Dr. CHU Sai Tak (朱世德)

MSc PhD University of Waterloo, Canada
BSc Wilfrid Laurier University, Canada

Visiting address

Phone: +852 34424968

Author IDs

Willing to take PhD students: yes


Dr. Chu was born in Hong Kong and obtained his BSc in 1984 with Honors in Computing and Computer Electronics at the Wilfrid Laurier University in Waterloo, Canada, his MSc in Physics in 1986 and his PhD in Electrical Engineering in 1990, both from the University of Waterloo, Canada. His PhD thesis was Modeling of Guided-Wave Optical Structures by the Finite-Difference Time-Domain Method.

He spent three more years at the University of Waterloo after graduation as Research Assistant Professor and as the lead researcher of the 'Modeling, Analysis and Design of Optical Waveguide Devices' project at the Canadian Institute of Telecommunication Research Centre. He was involved in the development of numerical methods for the design of optoelectronic devices, such as the FDTD and BPM methods, these methods were subsequently adopted by the industry as standard features in their simulation tools.

In 1993 he joined Professor Y. Kokubun's laboratory at the Yokohama National University as a JSPS Research Fellow and started his research in the fabrication of planar lightwave circuits (PLC). After a brief return to Canada as an Assistant Professor at the Wilfrid Laurier University in 1995, he returned to Japan in 1996 as the Associate Project Leader of the 'Three-dimensional micro-photonics' project at KAST, the project was funded by the Kanagawa Prefecture. A major accomplishment of the project was the development of high-index-contrast planar lightwave circuits and fabrication techniques. The technologies invented at the project find applications in optical communication, sensing and instrumentation. In particular, the seminal work on micro-ring resonators generated great interests from the research community and industry and it also resulted in over 30 publications between the years of 1998 to 2002.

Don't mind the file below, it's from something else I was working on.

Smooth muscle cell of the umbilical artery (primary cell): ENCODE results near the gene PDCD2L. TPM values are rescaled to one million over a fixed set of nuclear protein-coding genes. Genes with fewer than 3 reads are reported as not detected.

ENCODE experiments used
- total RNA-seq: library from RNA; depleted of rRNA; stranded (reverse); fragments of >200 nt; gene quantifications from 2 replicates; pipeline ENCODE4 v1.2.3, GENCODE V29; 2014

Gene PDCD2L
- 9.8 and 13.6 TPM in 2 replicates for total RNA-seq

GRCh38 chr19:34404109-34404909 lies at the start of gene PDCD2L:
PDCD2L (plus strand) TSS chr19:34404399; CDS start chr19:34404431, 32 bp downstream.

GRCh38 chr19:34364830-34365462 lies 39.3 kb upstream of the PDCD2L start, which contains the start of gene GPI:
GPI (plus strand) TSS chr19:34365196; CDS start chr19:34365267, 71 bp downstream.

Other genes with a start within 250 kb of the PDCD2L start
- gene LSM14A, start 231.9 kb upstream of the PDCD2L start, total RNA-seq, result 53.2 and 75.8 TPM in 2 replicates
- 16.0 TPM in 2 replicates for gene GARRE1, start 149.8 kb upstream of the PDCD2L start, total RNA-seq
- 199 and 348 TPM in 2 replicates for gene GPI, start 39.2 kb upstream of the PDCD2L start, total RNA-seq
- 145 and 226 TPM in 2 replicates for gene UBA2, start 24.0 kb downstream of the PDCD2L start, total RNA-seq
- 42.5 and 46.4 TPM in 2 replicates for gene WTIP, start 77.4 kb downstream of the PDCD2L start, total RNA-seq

In 1999 he moved to the US and spent one year at the National Institute of Standard and Technology as a Guest Researcher in the Quantum Process Group. In 2000 he co-founded Little Optics Inc. with his colleagues Brent Little and John Hryniewicz in Annapolis Junction, Maryland. This telecommunications company focused on development of densely integrated PLC for broadband applications and it invented the Hydex platform for optical integration. In 2004, Little Optics Inc. was acquired by ICxT-Nomadics, (ICxT-Nomadics [ICXT:NSAQ] was acquired by FILR System [FLIR:NASQ] in August 2010), and focused on the development of chemical and biological PLC micro-sensors. In 2006, as part of their integration strategy, Infinera Corp. [INFN:NASQ] acquired the Little Optics Division from ICxT-Nomadics to become their PLC Division. After helped Infinera on the development of the Hydex based PLC component and the deployment of these components in their DTN product line, Dr. Chu returned to his birthplace in the fall of 2010 and joined the City University of Hong Kong as an Associate Professor.

Research Interests/Areas

- Integrated Photonic Devices

Development of high-index-contrast planar lightwave circuits to densely integrate photonic signal processing components onto a single, robust solid-state chip for photonics and RF applications.

- Biophotonics

Development of portable system that is highly sensitive, real time, in-situ, has label- and reagent-free transduction,and is capable of multiplexed measurements.   

- Terahertz Technologies

Development of CMOS compatible platform technology for the fabrication of terahertz integrated circuit and sub-systems for molecular spectroscopy, imaging, detection and sensing of chemical and biological materials.